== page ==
The Internet can be a great resource for education and entertainment for children, but it can also expose them to exploitation based upon the nature of the personal identifying information (PII) they might provide while participating in discussion groups, chats, surveys, contests, and online gaming. Because data collection features are often designed to be entertaining, younger children in particular might not be aware of just how much of their personal information they share over the Internet. With that in mind, Congress in 1998 enacted the Children’s Online Privacy Protection Act (COPPA).

COPPA made it necessary for the Federal Trade Commission (FTC) to make and enforce regulations regarding children’s online privacy. If you own and/or operate a website and/or online service for commercial purposes that are either directed toward children under 13, or have actual knowledge that children under 13 are providing information online, COPPA applies to you.

Operators to whom the rule applies are required to:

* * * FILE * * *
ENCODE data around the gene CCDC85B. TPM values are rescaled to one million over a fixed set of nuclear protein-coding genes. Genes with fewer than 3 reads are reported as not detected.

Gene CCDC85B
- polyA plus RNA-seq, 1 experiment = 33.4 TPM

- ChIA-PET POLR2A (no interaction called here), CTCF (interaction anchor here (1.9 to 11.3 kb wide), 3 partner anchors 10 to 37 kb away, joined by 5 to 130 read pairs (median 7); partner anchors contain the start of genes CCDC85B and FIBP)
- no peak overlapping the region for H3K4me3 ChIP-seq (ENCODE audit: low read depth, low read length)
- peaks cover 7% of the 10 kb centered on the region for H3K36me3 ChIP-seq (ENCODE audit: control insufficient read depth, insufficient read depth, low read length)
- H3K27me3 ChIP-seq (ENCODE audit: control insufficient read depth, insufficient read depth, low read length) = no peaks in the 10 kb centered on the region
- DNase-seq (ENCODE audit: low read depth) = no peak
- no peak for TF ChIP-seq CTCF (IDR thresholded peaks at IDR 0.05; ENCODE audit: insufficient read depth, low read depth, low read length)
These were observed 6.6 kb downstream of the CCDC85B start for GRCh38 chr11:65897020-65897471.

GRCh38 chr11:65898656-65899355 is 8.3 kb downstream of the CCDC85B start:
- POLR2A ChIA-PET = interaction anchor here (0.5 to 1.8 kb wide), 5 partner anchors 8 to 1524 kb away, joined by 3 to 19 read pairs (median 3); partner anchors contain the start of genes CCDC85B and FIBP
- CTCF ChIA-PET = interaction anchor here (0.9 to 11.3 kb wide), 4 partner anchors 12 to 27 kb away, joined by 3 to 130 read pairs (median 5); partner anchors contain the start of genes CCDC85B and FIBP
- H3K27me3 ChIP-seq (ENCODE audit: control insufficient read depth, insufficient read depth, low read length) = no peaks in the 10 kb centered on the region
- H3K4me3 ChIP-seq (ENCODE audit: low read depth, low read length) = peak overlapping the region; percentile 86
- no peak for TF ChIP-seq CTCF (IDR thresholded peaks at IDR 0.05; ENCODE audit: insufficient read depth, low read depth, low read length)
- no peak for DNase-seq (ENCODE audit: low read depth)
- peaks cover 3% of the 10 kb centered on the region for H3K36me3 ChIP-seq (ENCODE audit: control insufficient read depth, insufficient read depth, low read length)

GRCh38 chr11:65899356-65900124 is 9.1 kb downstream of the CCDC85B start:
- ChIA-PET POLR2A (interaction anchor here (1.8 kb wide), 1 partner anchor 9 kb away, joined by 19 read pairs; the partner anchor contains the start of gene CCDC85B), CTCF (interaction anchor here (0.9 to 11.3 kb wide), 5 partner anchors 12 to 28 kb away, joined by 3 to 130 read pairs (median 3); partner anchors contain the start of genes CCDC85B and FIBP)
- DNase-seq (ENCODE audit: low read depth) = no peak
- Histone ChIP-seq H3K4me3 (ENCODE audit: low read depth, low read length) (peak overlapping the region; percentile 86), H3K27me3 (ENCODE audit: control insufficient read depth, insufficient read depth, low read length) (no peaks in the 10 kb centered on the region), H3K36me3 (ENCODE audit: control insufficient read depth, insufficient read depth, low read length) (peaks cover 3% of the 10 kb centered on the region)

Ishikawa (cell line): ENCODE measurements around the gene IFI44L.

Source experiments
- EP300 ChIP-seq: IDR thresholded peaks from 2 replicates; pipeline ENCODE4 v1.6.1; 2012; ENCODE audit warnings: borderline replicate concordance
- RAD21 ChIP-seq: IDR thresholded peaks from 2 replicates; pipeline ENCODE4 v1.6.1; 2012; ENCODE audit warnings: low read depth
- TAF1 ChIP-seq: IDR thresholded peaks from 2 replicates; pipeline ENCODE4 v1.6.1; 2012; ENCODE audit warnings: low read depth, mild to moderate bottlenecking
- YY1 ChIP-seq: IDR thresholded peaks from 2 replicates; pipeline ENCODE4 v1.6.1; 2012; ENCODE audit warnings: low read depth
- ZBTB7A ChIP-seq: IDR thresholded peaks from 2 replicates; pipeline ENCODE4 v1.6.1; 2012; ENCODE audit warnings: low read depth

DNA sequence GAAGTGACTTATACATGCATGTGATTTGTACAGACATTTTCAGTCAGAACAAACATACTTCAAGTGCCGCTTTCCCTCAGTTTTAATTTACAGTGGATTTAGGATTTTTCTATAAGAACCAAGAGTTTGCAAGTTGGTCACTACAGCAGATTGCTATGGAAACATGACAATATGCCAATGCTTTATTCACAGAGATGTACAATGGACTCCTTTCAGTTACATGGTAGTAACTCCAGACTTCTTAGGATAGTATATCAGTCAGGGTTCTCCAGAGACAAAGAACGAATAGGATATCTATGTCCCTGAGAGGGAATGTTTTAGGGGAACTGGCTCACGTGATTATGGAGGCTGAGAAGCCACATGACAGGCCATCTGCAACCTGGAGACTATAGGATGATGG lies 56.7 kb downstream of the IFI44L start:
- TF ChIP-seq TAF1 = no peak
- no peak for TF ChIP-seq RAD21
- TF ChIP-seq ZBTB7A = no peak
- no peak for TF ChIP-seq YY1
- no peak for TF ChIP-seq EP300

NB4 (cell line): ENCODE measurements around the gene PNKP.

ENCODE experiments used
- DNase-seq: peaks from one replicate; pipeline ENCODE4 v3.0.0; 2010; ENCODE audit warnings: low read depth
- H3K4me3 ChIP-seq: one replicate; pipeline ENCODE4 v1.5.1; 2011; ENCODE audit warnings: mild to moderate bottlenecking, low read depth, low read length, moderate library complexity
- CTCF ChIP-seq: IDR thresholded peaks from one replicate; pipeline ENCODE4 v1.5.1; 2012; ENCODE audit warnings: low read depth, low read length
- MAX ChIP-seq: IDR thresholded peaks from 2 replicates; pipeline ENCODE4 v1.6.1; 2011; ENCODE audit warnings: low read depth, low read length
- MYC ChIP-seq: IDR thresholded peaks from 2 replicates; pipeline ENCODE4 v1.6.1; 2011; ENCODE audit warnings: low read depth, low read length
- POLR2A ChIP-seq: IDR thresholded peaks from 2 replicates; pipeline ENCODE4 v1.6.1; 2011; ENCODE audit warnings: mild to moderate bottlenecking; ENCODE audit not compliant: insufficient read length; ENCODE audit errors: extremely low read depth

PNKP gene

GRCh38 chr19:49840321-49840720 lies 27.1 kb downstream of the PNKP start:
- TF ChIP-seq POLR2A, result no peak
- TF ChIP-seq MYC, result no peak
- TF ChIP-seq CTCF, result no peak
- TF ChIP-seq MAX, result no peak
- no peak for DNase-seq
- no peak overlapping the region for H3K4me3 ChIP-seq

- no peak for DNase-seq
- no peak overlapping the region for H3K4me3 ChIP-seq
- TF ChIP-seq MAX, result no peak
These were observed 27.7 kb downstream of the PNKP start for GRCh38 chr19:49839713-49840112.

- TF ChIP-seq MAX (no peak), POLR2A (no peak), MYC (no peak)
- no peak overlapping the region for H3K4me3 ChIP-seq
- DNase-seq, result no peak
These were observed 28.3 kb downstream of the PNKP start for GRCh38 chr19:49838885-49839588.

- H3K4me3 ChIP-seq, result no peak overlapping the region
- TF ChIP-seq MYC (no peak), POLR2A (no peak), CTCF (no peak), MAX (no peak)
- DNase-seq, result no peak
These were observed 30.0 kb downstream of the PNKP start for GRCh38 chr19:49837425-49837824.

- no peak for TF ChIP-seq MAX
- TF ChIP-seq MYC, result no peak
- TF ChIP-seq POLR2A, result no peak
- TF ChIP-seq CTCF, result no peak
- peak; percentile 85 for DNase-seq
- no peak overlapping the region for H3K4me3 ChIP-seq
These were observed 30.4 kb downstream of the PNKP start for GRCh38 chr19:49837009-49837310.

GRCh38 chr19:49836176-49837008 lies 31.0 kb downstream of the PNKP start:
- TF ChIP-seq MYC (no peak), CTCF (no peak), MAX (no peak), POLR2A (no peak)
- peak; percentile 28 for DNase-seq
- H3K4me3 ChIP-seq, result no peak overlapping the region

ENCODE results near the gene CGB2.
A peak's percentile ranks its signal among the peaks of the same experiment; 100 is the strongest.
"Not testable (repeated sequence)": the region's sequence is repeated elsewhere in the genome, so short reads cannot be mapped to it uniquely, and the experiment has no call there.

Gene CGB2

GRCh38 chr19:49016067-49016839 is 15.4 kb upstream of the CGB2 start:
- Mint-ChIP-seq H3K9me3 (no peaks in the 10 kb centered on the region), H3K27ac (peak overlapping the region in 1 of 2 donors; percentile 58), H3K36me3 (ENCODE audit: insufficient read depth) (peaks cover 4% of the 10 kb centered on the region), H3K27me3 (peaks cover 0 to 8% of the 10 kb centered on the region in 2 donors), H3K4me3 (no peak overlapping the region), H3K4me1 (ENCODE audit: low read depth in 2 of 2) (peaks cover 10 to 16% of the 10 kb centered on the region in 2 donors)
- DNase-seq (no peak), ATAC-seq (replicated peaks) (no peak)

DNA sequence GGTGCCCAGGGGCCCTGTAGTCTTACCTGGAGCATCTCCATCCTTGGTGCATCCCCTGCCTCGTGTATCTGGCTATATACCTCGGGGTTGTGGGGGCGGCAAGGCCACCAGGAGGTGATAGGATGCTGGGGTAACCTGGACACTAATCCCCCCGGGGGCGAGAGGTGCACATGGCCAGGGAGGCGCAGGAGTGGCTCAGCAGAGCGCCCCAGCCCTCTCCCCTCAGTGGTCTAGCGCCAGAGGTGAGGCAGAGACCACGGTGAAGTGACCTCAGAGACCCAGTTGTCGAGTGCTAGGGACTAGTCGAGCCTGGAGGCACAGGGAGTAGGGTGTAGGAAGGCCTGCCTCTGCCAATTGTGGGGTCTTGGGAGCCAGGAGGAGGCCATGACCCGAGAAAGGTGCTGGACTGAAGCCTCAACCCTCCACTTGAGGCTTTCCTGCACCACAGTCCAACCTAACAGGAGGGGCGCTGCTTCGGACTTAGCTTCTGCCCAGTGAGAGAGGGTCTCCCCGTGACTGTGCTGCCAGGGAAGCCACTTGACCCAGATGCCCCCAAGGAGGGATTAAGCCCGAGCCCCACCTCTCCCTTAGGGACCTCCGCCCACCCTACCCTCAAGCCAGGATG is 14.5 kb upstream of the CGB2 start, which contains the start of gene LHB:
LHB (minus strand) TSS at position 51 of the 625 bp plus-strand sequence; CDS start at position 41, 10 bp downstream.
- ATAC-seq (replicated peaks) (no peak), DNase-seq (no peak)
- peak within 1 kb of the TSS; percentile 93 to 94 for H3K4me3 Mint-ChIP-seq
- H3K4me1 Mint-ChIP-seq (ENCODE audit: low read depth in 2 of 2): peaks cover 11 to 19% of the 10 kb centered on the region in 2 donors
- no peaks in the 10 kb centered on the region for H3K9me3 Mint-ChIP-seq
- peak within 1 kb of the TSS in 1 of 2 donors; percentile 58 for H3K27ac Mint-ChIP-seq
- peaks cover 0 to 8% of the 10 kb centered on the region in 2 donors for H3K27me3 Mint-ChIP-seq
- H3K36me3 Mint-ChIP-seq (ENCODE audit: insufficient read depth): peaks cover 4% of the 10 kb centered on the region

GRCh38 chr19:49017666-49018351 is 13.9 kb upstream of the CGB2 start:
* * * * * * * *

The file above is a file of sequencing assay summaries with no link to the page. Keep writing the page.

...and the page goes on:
1. Post a clear and comprehensive online privacy policy describing their information practices for personal information collected online from children;

2. Provide direct notice to parents and obtain verifiable parental consent, with limited exceptions, before collecting personal information online from children;

3. Give parents the choice of consenting to the operator’s collection and internal use of a child’s information, but prohibiting the operator from disclosing that information to third parties (unless disclosure is integral to the site or service, in which case, this must be made clear to parents);

4. Provide parents access to their child’s personal information to review and/or have the information deleted;

5. Give parents the opportunity to prevent further use or online collection of a child’s personal information;

6. Maintain the confidentiality, security, and integrity of information they collect from children, including by taking reasonable steps to release such information only to parties capable of maintaining its confidentiality and security; and

7. Retain personal information collected online from a child for only as long as is necessary to fulfill the purpose for which it was collected and delete the information using reasonable measures to protect against its unauthorized access or use.

The rule also prohibits operators from conditioning a child’s participation in an online activity on the child providing more information than is reasonably necessary to participate in that activity.

The FTC’s original COPPA Rule became effective on April 21, 2000. However, an amended Rule was issued December 19, 2012.